Havana Ponds Trail at the RMANWR

September 8, 2021

On Sunday, September 5th, Bruce and I went back to the Rocky Mountain Arsenal National Wildlife Refuge (RMANWFR) to try another hiking trail. The map showed a trail by another pond and since both Lake Mary and Lake Ladora have such beautiful trails around them, I was hoping for another beautiful hike.

We parked at the trailhead for the Havana Ponds Trail and discovered there was an archery range there. It was interesting to see the range, but no one was practicing.

We could see cottonwoods in the distance and guessed that was the Havana Ponds. The trail was fairly level and smooth, covered with small gravel. It made an easy trail to walk. This trail allowed bicycles on it. We were the only hikers on the trail and we saw three bicyclist.

As we hiked along, that sounds so much better than walked along, we reached a concreate ditch used for water control. There were plants growing in the bottom of it. The water became a creek that ran into the cottonwood stand at the beginning of the Havana Ponds.

As we continued our hike, we saw deer running from the cottonwoods. Some ran to left of the stream and some ran to the right of the stream. I stood there watching them and didn’t even try to take a picture.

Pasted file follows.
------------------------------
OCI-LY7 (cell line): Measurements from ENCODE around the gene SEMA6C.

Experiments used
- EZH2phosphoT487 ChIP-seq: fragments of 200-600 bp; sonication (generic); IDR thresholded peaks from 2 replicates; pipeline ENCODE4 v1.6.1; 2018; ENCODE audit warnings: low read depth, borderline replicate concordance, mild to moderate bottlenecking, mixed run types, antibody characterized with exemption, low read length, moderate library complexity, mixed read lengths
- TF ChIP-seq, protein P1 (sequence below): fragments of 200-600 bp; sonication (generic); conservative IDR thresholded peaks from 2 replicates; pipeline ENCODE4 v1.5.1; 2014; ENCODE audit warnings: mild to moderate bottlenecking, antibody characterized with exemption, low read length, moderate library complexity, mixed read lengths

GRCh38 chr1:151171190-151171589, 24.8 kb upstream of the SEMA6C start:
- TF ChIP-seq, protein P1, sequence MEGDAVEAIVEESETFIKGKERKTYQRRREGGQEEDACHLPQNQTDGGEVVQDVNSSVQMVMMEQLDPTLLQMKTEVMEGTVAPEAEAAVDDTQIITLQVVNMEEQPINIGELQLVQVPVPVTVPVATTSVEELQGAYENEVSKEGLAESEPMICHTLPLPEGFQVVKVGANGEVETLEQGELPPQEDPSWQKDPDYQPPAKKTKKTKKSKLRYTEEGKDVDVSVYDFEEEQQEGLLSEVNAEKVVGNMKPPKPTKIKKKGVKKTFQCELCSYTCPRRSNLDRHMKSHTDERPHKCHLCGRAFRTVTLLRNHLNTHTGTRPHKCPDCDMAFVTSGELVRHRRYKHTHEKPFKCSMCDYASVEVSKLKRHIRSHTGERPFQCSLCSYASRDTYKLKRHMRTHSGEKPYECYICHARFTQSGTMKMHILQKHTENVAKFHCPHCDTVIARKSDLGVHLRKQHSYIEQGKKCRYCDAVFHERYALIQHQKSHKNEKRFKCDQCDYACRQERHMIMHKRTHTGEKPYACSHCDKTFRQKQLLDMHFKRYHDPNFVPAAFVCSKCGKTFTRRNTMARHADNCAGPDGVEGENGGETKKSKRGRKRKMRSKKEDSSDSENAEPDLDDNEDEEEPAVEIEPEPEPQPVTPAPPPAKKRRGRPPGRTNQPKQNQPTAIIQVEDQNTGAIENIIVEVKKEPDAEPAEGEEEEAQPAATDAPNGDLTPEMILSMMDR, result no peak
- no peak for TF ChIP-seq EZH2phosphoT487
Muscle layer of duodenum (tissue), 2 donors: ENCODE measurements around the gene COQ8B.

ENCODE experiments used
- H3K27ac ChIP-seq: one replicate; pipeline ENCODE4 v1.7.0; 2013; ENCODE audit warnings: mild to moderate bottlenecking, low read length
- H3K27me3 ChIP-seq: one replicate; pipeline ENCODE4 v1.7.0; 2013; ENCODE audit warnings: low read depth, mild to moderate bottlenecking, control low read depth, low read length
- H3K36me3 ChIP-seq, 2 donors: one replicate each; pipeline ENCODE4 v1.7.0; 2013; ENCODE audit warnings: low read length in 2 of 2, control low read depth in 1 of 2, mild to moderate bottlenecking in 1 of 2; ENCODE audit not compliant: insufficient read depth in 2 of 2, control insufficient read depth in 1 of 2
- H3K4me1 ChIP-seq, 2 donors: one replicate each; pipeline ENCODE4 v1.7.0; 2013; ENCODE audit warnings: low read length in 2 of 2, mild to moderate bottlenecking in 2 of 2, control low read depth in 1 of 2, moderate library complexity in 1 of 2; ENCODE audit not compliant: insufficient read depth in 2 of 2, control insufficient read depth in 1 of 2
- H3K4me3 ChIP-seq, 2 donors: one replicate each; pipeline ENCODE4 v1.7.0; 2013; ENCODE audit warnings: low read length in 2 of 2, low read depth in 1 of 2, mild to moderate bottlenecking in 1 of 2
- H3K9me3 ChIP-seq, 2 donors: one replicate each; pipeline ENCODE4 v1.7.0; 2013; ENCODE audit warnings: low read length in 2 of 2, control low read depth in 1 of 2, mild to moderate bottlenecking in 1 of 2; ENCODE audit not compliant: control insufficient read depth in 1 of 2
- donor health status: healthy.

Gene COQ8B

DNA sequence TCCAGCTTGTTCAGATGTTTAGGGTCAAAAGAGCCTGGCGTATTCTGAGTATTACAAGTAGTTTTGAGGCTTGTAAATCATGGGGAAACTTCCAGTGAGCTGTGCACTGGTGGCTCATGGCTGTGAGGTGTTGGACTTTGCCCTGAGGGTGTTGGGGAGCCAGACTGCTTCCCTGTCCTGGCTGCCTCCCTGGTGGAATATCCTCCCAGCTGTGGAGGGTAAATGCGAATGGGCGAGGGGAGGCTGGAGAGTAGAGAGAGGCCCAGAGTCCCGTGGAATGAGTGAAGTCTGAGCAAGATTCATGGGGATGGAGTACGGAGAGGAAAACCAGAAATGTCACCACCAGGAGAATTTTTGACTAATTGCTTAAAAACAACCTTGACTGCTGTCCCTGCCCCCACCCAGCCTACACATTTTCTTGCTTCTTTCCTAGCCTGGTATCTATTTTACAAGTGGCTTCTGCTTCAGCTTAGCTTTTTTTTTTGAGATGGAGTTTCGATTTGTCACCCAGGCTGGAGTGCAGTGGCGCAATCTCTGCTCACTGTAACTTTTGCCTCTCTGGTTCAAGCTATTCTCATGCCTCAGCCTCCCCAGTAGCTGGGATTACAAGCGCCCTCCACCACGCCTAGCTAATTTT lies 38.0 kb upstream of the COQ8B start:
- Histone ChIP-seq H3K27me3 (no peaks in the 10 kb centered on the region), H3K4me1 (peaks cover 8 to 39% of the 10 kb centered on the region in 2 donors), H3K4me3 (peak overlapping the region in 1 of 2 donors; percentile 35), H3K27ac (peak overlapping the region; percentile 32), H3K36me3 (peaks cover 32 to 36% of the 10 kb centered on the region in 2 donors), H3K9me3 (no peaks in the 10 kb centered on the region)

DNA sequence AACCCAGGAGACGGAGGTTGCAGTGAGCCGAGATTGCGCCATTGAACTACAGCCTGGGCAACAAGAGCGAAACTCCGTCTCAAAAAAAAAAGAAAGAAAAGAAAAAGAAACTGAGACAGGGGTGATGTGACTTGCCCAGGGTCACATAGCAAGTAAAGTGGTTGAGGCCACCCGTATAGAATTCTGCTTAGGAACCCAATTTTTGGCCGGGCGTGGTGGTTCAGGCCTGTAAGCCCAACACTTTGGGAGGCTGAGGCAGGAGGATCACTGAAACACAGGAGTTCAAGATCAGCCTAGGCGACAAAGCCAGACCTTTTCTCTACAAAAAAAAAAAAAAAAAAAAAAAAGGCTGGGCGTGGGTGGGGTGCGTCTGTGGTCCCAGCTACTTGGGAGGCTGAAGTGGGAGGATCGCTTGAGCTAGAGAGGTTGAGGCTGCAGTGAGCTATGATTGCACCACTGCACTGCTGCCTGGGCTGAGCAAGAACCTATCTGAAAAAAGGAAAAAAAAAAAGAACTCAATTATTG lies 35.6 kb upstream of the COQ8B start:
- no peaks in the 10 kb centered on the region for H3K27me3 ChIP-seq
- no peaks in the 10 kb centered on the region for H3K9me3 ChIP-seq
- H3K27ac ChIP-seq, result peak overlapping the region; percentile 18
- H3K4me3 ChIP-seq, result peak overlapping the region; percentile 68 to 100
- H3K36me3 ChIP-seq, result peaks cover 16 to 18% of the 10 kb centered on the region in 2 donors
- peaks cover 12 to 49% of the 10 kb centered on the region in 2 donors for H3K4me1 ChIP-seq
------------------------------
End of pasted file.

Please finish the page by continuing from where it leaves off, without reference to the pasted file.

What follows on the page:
We came to the dam that was creating the Havana Ponds. The trail ran along the top of the dam.

The water was low in the Havana Ponds. The water fowl were still hanging out at the Havana Ponds. We saw Canadian Geese, a Snowy Egret, and Spotted Sandpipers.

The trail continued past the Havana Ponds, through a stand of short scruffy trees. We looked for deer under the trees, but didn’t see any.

We hiked the trail through the prairie to the Lake Ladora Loop Trail. We admired Lake Ladora for a bit, then we turned around and started hiking back to the truck. The Havana Ponds Trail is not a loop and we didn’t want to walk along the road.

The Havana Ponds Trail crosses the Prairie Trail and we walked a little ways along the Prairie Trail to a bridge. The creek was very smelly. It was full of algae and cattails.

We turned around and went back to the Havana Ponds Trail. As we hiked along the trail, we saw five deer, three adults and two fawns. My pictures didn’t turn out that great, so I am not including them.

When we got back to the trail head, the Rocky Mountain Bee Plant had so many bees on it.

Bumble Bee on Rocky Mountain Bee Plant

While this was a fun hike, it wasn’t as beautiful as the trails around Lake Mary and Lake Ladora. It was pretty in a different way. The yellow rubber rabbitbrush flowers, wild sunflowers, white prickly poppies (aka prairie poppies) and the purples of the Rocky Mountain Bee plant stand in stark relief against the brown prairie grasses.

6 thoughts on “Havana Ponds Trail at the RMANWR

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